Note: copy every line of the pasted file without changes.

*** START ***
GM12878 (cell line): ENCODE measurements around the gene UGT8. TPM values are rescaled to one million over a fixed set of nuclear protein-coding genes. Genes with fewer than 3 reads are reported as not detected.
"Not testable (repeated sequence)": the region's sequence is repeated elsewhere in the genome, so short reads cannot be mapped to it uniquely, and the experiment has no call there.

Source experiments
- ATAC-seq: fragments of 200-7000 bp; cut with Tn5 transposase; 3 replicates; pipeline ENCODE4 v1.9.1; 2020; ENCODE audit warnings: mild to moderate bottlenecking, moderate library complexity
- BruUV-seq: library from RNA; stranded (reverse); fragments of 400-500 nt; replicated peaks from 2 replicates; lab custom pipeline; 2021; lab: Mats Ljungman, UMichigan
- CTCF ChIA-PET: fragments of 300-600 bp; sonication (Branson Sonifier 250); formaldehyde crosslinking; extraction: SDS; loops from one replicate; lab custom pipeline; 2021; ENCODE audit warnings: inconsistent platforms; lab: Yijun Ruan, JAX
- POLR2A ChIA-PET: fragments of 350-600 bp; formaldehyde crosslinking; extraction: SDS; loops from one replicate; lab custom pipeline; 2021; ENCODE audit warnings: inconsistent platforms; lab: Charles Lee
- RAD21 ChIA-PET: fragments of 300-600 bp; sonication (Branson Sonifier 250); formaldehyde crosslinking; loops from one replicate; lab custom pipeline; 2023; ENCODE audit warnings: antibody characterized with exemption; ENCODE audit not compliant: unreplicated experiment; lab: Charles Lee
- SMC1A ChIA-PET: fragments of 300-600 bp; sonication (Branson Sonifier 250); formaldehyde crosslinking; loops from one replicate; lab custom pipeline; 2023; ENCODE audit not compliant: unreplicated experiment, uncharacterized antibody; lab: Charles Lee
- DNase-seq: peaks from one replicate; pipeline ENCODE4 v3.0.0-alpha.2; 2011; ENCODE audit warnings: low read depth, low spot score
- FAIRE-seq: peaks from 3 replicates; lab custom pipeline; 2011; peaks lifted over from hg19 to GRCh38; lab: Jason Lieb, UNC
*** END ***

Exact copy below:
GM12878 (cell line): ENCODE measurements around the gene UGT8. TPM values are rescaled to one million over a fixed set of nuclear protein-coding genes. Genes with fewer than 3 reads are reported as not detected.
"Not testable (repeated sequence)": the region's sequence is repeated elsewhere in the genome, so short reads cannot be mapped to it uniquely, and the experiment has no call there.

Source experiments
- ATAC-seq: fragments of 200-7000 bp; cut with Tn5 transposase; 3 replicates; pipeline ENCODE4 v1.9.1; 2020; ENCODE audit warnings: mild to moderate bottlenecking, moderate library complexity
- BruUV-seq: library from RNA; stranded (reverse); fragments of 400-500 nt; replicated peaks from 2 replicates; lab custom pipeline; 2021; lab: Mats Ljungman, UMichigan
- CTCF ChIA-PET: fragments of 300-600 bp; sonication (Branson Sonifier 250); formaldehyde crosslinking; extraction: SDS; loops from one replicate; lab custom pipeline; 2021; ENCODE audit warnings: inconsistent platforms; lab: Yijun Ruan, JAX
- POLR2A ChIA-PET: fragments of 350-600 bp; formaldehyde crosslinking; extraction: SDS; loops from one replicate; lab custom pipeline; 2021; ENCODE audit warnings: inconsistent platforms; lab: Charles Lee
- RAD21 ChIA-PET: fragments of 300-600 bp; sonication (Branson Sonifier 250); formaldehyde crosslinking; loops from one replicate; lab custom pipeline; 2023; ENCODE audit warnings: antibody characterized with exemption; ENCODE audit not compliant: unreplicated experiment; lab: Charles Lee
- SMC1A ChIA-PET: fragments of 300-600 bp; sonication (Branson Sonifier 250); formaldehyde crosslinking; loops from one replicate; lab custom pipeline; 2023; ENCODE audit not compliant: unreplicated experiment, uncharacterized antibody; lab: Charles Lee
- DNase-seq: peaks from one replicate; pipeline ENCODE4 v3.0.0-alpha.2; 2011; ENCODE audit warnings: low read depth, low spot score
- FAIRE-seq: peaks from 3 replicates; lab custom pipeline; 2011; peaks lifted over from hg19 to GRCh38; lab: Jason Lieb, UNC